My big gripe with this season is how they wrote Neptune and Uranus as characters. Basically, with Mamoru gone, they become super protective of Usagi, to where they act weirdly bothered every time she so much as says "hi" to Seiya, and pressure her into avoiding "suspicious" contact with him, which means even just talking to him. But um, talking to him it turns out is kind of important for the whole "saving the world" thing. I don't get it. It's none of their business anyway, even if she was fucking his brains out. They never got so personally involved in Usagi's romantic life before, so it seems weird that they start meddling now. They become such assholes in this season that if you hadn't seen how cool they were in previous seasons, they would be your least favorite characters.

They also treat the Star Lights badly because they're not from this solar system, but from another planet destroyed by Galaxia. Their xenophobia makes little sense though, when they treat them as threats due to their "outsider" status as they themselves were once treated with suspicion from the inner senshi. They're really handed the idiot ball there, there was never any reason to suspect that the Star Lights were against the Sailor Scouts or even had different agendas; both groups clearly want to fight Galaxia and save the galaxy, and the Star Lights protect and save Sailor Moon and her friends several times. So for Uranus and Neptune to be suspicious of them still in the face of overwhelming evidence to counteract that suspicion just feels really dumb and pointless.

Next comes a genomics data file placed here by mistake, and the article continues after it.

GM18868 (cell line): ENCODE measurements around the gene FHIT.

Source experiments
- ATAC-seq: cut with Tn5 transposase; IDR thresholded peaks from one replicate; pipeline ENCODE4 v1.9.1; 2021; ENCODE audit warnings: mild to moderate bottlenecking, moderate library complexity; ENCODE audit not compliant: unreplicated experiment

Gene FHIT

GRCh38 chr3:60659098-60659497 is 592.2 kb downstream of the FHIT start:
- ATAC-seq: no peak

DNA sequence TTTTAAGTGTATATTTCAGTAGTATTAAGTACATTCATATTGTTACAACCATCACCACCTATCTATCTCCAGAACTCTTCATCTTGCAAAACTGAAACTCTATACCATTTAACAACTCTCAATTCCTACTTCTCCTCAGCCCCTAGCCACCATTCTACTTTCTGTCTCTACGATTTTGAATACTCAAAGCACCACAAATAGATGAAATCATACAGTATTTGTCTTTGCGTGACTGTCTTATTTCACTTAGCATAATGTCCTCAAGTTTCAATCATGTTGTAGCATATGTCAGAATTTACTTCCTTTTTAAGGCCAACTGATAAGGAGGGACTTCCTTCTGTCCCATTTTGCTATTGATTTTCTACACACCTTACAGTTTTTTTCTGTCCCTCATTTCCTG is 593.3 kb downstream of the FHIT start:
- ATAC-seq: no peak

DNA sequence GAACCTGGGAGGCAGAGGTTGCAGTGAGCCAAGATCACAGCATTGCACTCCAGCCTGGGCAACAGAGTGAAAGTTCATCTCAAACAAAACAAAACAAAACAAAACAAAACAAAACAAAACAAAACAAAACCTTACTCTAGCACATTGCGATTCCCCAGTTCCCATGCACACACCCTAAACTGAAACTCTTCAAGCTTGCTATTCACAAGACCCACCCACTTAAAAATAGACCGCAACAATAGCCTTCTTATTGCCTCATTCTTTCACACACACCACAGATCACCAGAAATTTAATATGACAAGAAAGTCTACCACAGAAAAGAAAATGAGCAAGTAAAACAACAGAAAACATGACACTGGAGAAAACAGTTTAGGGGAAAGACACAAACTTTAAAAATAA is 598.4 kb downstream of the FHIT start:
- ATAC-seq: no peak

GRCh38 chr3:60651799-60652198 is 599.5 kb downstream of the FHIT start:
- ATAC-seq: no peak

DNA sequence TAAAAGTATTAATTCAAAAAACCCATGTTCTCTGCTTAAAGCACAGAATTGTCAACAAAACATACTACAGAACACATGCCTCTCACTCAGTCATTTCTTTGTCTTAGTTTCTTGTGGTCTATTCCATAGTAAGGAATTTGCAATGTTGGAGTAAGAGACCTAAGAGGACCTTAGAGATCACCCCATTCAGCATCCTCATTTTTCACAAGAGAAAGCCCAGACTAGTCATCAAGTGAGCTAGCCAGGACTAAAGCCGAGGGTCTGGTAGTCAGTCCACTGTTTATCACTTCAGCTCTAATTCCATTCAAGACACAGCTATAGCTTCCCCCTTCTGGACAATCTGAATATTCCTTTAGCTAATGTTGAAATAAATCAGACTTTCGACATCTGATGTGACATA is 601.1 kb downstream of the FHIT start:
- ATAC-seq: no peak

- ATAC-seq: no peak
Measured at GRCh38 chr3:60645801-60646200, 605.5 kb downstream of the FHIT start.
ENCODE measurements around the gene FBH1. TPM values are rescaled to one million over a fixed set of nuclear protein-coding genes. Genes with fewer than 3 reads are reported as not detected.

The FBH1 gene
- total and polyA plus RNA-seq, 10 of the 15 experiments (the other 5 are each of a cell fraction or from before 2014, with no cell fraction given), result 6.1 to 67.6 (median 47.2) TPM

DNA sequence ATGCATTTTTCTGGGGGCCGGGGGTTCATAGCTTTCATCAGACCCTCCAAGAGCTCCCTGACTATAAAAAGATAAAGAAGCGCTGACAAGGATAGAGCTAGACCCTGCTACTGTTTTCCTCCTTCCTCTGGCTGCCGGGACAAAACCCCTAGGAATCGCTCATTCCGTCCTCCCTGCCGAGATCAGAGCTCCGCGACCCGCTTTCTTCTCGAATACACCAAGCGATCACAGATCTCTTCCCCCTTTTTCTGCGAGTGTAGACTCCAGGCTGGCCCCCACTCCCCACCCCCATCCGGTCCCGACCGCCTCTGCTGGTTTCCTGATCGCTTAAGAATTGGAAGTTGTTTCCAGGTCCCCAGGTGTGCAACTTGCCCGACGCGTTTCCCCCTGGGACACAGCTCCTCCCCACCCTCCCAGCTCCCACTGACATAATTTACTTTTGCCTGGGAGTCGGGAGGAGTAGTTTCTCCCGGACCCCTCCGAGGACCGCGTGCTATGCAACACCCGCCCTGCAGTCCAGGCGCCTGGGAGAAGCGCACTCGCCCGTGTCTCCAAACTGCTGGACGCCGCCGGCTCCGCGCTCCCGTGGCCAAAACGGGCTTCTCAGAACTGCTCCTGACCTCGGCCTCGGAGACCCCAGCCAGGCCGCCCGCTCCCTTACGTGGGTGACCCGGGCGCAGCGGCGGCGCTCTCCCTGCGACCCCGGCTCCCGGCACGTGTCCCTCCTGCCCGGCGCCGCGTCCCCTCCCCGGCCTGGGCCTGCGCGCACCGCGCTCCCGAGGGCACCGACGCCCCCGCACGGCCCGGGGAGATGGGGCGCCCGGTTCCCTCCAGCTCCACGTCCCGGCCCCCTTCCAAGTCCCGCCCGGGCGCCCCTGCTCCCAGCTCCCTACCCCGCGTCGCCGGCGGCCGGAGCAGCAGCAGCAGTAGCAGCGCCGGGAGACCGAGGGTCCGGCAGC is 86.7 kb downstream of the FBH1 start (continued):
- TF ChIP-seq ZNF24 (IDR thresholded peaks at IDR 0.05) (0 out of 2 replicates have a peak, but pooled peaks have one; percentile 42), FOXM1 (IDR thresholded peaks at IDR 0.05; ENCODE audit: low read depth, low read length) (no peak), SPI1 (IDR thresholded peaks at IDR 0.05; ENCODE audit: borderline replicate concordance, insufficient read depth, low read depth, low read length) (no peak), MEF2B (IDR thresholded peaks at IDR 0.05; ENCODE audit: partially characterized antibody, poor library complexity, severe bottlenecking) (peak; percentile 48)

Another flaw is that, while the final arc takes a turn that is very serious and darker, it also kind of feels like every major battle the Sailor Scouts have had before. It's also kind of a repeat of what happened in the first 6 episodes with the battle between Usagi and Queen Nehelina. While this season is weird and different on the one hand, it also is copying the same basic formula of previous seasons.

The Star Lights' origins and nature are confusing. Does their princess have a connection with Galaxia, and what connection does either of them have to Chibi-Chibi? It's explained, but not very well in my opinion, and many questions raised by the early episodes are not fully answered by the last one.

The finale was kind of weird too, and it kind of reminded me of the "congratulations, Shinji!" scene in the end of the original Evangelion anime. Except Usagi is naked (for... reasons?) and flying with big angel wings. Did she die? Is she hallucinating all this as her brain slowly gets deprived of its last bit of oxygen? It's shown as a happy ending, but it also looks so surreal that it could be interpreted as Usagi is actually dying. Yeah, just plain weird. The ending makes little sense, it's like randomly they decide "oh yeah, I forgot I could be defeated by a ray of hope", and of course that means Usagi's hope and the hope her friends had in her.

This is fun to watch, and it will leave a lasting emotional impact on the viewer, just as much as any other story arc in Sailor Moon. But it's weird, and it's not simple transphobia that made this difficult to translate culturally to American audiences, it's also that there are many word-based puns in the earlier, more light-hearted episodes.

So, overall, I would say, watch it if you're a fan of Sailor Moon already, but it's definitely not for "normies". And, if you haven't watched Sailor Moon, obviously this isn't the place to start, it's the final arc. It has many beautiful parts though, and if you're willing to look past a little weirdness to see that beauty, it's totally worth it in the end.

Rating for Sailor Moon: Stars: 7/10